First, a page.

Due to the rapid expansion of the church after Pentecost, problems arose. There was murmuring about partiality in the distribution of alms to widows. The apostles, who were responsible for the administration of all church affairs at that point, were required to take immediate remedial action to prevent the unrest escalating. Thus, guided by the Holy Spirit, they followed a course of action which not only provided a solution to the problem, but also enabled them to prioritise the work of prayer and preaching. While no area of legitimate activity in the life of the church was to be neglected, nothing was to detract from the importance of preaching, with the prayerfulness necessary to produce it and sustain it.

In order to comprehend the logic behind the apostles’ actions, we need to understand the nature of the commission they had received from the Saviour. Before his ascension, he had directed them to go ‘into all the world, and preach the gospel to every creature’ (Mark 16:15). It is obvious from this that preaching was intended to be the apostles’ full-time occupation. Their preaching, however, was not to be modified according to the particular environment in which they might find themselves. Jesus was specific when he sent them out in his name: ‘Go . . . and teach all nations, baptizing them in the name of the Father, and of the Son, and of the Holy Ghost: teaching them to observe all things whatsoever I have commanded you: and, lo, I am with you alway, even unto the end of the world’ (Matt. 28:19, 20).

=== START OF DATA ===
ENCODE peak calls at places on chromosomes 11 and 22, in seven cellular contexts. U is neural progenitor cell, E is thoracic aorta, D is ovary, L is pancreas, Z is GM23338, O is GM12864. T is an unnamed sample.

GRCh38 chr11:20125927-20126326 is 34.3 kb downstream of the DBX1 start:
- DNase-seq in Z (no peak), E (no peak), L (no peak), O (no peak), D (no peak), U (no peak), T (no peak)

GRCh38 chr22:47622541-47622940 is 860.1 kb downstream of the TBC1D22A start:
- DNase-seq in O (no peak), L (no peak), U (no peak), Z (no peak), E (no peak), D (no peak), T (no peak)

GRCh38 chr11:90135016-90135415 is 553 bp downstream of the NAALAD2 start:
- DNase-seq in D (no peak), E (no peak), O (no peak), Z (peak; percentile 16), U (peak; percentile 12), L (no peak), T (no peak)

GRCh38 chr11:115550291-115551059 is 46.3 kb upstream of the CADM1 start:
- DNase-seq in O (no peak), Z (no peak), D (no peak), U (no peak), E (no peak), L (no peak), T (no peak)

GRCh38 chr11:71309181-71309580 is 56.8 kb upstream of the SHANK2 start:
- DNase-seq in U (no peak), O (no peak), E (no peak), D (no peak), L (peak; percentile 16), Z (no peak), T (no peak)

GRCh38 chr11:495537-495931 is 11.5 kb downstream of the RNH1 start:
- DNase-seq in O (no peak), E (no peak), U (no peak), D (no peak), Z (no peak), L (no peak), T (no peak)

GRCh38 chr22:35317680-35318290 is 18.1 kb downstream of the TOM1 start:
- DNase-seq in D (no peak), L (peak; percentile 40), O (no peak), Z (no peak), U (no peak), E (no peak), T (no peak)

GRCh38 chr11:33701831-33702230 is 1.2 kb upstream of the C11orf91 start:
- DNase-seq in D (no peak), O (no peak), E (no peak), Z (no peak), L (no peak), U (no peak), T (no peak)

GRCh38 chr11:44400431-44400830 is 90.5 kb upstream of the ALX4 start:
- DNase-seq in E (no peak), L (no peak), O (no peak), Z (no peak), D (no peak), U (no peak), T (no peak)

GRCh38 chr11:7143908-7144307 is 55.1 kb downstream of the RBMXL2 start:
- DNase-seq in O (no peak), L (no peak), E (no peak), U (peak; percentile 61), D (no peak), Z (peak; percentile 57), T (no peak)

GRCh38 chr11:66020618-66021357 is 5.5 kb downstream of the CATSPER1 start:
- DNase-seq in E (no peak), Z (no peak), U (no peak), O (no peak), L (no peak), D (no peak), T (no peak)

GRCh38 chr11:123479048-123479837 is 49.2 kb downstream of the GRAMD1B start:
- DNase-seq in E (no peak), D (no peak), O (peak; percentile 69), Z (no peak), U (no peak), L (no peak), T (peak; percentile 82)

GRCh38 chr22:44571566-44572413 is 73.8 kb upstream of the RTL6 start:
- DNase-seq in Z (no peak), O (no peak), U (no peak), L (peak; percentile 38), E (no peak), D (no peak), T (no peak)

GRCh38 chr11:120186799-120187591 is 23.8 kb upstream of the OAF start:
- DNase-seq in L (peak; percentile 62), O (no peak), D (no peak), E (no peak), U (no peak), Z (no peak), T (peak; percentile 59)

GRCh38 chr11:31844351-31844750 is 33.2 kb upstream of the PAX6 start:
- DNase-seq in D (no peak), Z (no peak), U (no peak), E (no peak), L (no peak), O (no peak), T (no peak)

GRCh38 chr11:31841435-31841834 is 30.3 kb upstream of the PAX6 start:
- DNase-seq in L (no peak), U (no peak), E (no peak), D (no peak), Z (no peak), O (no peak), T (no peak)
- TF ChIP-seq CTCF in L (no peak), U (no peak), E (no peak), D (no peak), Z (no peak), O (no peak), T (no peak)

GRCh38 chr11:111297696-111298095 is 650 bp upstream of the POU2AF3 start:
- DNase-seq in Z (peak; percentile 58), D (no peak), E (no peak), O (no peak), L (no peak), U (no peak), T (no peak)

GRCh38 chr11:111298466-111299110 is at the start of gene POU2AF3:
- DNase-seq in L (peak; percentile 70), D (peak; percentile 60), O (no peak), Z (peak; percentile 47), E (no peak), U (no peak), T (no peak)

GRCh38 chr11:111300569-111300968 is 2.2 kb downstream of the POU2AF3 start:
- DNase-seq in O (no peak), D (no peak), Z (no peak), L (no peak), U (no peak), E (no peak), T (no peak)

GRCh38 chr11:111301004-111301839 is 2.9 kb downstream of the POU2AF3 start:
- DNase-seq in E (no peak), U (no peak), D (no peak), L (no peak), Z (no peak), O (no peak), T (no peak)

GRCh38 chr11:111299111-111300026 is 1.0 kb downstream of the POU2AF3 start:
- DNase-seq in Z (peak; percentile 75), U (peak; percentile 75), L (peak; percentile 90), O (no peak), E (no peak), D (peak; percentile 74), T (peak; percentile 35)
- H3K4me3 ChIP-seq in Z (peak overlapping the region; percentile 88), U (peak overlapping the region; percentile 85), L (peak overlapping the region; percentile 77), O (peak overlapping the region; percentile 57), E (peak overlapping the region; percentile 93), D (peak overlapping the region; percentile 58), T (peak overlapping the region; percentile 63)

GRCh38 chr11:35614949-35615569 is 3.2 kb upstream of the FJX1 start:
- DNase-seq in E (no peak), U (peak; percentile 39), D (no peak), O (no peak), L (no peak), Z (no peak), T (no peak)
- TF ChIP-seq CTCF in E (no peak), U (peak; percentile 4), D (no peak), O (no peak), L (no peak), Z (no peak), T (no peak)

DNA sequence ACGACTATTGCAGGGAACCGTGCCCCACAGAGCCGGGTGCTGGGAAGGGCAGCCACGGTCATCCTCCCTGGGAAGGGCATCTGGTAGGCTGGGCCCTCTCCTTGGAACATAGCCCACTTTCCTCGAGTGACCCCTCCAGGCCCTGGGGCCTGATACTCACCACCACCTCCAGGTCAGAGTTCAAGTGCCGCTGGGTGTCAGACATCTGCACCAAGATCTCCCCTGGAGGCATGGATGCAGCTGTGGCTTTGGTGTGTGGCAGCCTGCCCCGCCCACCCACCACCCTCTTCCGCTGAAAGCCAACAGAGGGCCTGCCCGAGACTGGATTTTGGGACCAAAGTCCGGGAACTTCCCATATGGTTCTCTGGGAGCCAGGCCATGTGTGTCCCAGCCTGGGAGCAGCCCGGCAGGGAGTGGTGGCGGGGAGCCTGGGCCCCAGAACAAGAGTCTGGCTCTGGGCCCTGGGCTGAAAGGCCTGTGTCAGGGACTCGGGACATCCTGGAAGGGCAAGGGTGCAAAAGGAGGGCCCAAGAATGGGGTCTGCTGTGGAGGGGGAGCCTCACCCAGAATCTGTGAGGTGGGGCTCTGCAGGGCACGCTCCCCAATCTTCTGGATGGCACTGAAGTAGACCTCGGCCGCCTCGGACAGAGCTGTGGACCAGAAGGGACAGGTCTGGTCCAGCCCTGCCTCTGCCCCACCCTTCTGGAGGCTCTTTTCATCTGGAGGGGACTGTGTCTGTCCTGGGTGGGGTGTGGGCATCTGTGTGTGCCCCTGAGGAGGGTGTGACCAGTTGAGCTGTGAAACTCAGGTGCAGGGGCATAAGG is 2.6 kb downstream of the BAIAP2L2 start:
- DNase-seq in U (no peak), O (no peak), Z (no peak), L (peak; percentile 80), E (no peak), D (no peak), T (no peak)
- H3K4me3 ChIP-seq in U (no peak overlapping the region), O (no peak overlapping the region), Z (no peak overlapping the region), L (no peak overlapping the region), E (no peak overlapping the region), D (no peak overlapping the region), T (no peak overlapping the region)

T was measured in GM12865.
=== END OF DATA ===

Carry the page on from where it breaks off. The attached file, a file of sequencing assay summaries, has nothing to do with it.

This sacred commission, with the Redeemer’s promise to continue with those who faithfully discharged it, obviously made such a deep and lasting impression on the apostles that they were determined to let nothing interfere with their ministry. They had to recognise the limitations of their physical, mental and spiritual resources. Although the apostles had in providence such onerous responsibilities in establishing the New Testament church, they had clearly defined priorities, which they were not prepared to compromise. They felt the burden of the ministry on their spirits, believing that they must devote themselves to it, without reservation.

The Apostle Paul reminded Timothy of the privilege of being involved in the Christian ministry: ‘I thank Christ Jesus our Lord, who hath enabled me, for that he counted me faithful, putting me into the ministry’ (1 Tim. 1:12). With his sense of privilege, however, came a sense of responsibility, for he described his ministry as that ‘which I have received of the Lord Jesus, to testify the gospel of the grace of God’ (Acts 20:24). Paul, who had spent so much of his life trying to justify himself before God on the basis of his own works of righteousness, now preached ‘the gospel of grace’. He thus summed up the gospel: ‘By grace are ye saved through faith; and that not of yourselves: it is the gift of God’ (Eph. 2:8). Thus for him it was ‘the glorious gospel of the blessed God’ (1 Tim. 1:11).